Buying an insurance policy doesn’t give you immediate gratification in the way that buying a TV, a washing machine or any other item you use on a daily basis does. In fact, we often hear clients say:
“I’ve never been in a car accident.” Or “I never get sick.” Or “My employees have never been hurt on the job… So what am I getting for my premium?”
That’s a great question. And the answer requires a shift in thinking, as well as a little history about insurance coverage and its original purpose.
What Am I Buying?
In a nutshell, insurance is an important but intangible product. It buys you protection and peace of mind.
A good insurance policy allows you to protect:
Valuable assets in which you’ve invested a great deal of money, such as your home, car, boat, motorcycle or jewelry
People you care about and would want to help should they be physically harmed: your children, spouse and employees
Insurance also gives you peace of mind, knowing that:
You’re not gambling with your financial security
If something bad happens, it won’t financially destroy your business or put your family into bankruptcy
While you may not be able to hold these things in your hand, they are of value.
How Does Insurance Work?
The concept of “risk” is the single most important thing to understand. Insurance involves the pooling of similar types of risk and the transfer of that risk to a central entity, such as an insurance company that agrees to cover the costs of future “losses.” Depending on the type of insurance, a loss could be an illness, a car accident, a workplace injury, a hailstorm, crop damage, a fire or other life events that could prove financially devastating to an individual, family or business.
Customers pay a predictable premium in exchange for protection against such catastrophic events. In fact the term “catastrophic” is another important insurance concept. Originally, insurance was developed as protection from catastrophic, overwhelming losses, rather than everyday expenses.
A Bit of History
The origins of insurance date back to the 3rd millennia B.C., when Chinese merchants travelling treacherous river rapids would redistribute their wares across many vessels to limit loss due to any single vessel capsizing. They were, in essence, spreading their risk, much like an insurance company spreads its risk across many policies.
Insurance in the 21st Century
So here’s what you need to know about shopping for an insurance policy today:
You’re buying protection-an intangible product that you hope you’ll never need, but will be tremendously thankful to have should something bad happen.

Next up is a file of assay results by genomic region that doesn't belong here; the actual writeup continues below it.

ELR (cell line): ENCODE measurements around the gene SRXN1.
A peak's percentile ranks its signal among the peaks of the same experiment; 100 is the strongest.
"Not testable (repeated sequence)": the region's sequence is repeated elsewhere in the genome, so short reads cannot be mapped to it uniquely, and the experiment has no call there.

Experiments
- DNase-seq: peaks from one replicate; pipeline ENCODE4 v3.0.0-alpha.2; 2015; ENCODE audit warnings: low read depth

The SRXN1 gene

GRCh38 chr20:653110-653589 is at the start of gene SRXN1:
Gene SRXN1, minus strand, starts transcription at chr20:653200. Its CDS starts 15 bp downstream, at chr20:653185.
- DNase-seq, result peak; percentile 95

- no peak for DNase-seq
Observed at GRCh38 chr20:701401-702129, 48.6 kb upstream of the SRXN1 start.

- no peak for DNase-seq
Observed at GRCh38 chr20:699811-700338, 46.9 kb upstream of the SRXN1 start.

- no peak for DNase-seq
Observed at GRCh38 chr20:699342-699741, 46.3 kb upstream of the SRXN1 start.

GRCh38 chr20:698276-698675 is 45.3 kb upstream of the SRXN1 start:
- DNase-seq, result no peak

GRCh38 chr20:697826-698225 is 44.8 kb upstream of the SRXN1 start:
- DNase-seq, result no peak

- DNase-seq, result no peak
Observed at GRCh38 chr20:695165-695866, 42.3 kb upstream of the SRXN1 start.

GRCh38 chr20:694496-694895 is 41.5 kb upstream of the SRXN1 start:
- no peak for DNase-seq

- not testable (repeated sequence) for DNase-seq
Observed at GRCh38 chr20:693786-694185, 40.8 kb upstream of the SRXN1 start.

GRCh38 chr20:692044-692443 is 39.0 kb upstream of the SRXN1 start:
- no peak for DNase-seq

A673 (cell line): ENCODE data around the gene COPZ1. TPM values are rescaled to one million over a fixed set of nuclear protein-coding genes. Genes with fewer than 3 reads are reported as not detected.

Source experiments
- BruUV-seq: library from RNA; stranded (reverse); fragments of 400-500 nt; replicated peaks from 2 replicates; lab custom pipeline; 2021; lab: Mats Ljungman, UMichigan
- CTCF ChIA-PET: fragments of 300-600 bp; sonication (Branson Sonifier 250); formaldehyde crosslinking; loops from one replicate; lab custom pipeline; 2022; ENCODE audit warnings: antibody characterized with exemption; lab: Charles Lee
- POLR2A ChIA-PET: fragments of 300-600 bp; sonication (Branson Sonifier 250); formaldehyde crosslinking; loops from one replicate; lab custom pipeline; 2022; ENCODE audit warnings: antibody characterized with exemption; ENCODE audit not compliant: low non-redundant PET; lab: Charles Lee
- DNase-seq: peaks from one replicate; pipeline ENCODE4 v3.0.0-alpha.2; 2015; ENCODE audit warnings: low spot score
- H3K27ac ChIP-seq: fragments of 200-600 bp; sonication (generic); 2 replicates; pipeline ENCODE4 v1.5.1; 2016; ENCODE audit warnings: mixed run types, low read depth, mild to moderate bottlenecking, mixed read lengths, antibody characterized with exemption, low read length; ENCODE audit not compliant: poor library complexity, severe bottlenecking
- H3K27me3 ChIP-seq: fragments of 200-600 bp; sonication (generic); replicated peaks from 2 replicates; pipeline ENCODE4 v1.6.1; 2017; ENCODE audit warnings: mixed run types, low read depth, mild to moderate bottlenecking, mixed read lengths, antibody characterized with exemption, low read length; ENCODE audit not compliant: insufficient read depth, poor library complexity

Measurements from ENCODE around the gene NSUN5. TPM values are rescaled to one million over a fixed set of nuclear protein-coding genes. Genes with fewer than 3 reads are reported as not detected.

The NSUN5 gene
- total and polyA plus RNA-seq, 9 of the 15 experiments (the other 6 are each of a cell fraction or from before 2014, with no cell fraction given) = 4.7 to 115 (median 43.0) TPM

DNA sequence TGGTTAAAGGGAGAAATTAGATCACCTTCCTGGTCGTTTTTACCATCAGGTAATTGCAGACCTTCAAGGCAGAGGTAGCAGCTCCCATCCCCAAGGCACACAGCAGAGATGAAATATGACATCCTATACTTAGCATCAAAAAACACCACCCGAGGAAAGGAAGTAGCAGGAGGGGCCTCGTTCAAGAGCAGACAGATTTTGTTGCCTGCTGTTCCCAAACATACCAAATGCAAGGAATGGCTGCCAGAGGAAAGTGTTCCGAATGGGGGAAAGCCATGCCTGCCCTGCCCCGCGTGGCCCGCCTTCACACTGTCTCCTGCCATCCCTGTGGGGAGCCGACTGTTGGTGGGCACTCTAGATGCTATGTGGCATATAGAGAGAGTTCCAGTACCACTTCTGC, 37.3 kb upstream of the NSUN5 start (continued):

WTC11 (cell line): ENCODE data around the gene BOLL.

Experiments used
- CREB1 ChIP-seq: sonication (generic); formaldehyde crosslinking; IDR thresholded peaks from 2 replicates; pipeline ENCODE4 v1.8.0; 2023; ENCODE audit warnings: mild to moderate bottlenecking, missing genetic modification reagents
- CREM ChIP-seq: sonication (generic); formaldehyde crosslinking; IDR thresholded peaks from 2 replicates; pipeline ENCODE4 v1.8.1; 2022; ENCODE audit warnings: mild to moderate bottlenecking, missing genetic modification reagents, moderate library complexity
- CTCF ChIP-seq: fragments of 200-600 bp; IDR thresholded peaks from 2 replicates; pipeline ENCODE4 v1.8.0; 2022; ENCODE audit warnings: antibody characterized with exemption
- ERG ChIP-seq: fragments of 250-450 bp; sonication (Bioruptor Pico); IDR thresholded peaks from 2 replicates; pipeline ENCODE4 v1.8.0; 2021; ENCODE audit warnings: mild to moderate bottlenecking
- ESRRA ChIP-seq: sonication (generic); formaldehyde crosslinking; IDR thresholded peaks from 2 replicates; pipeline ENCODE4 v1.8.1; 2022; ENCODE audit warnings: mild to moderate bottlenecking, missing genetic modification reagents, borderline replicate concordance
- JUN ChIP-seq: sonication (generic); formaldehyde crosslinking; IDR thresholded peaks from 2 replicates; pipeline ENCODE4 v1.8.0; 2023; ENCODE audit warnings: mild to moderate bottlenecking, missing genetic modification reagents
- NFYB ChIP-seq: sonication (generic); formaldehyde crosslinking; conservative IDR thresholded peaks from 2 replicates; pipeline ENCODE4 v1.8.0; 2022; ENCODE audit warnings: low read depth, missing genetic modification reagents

The most basic insurance policies cover catastrophic events only-not day-to-day expenses, but the big costs that could wipe you out financially.
There are literally hundreds of insurance options available today, to fit every budget. Basic plans are a godsend to folks on a budget, while those who have the means may want to purchase a far more inclusive policy. The choices in between are almost limitless.
Your agent should be able to both simplify the complexities of insurance while presenting you with a number of options tailored to your needs and budget.
Perhaps the most important lesson about insurance: Don’t go without it. Financial catastrophes usually come hand-in-hand with emotional trauma. The last thing you need is to be worried about money at a time when you should be tending to your loved ones or employees.
If you don’t have an insurance agent, search online for someone local. Talk to several agents and pick one who doesn’t “push products” but, rather, listens to your needs and tailors a plan specifically for you. Developing a one-on-one relationship with an agent now is something you’ll be thankful for if, down the road, you, your family or your business should experience a catastrophe.
About the Author: Pamela McCann is partner and chief operations officer of Alliance Insurance Group, an independent insurance agency in Golden, CO. Her current responsibilities include streamlining Alliance’s internal systems and processes so that its agents have the tools they need to protect their clients from life’s risks-whether at work, home or play. Throughout her 30-year career, McCann has held a variety of corporate financial roles, ranging from chief financial information officer to controller. In those roles, she was responsible for negotiating business insurance and employee benefits. She is a licensed producer in the state of Colorado.
Chief Operations Officer
Alliance Insurance Group
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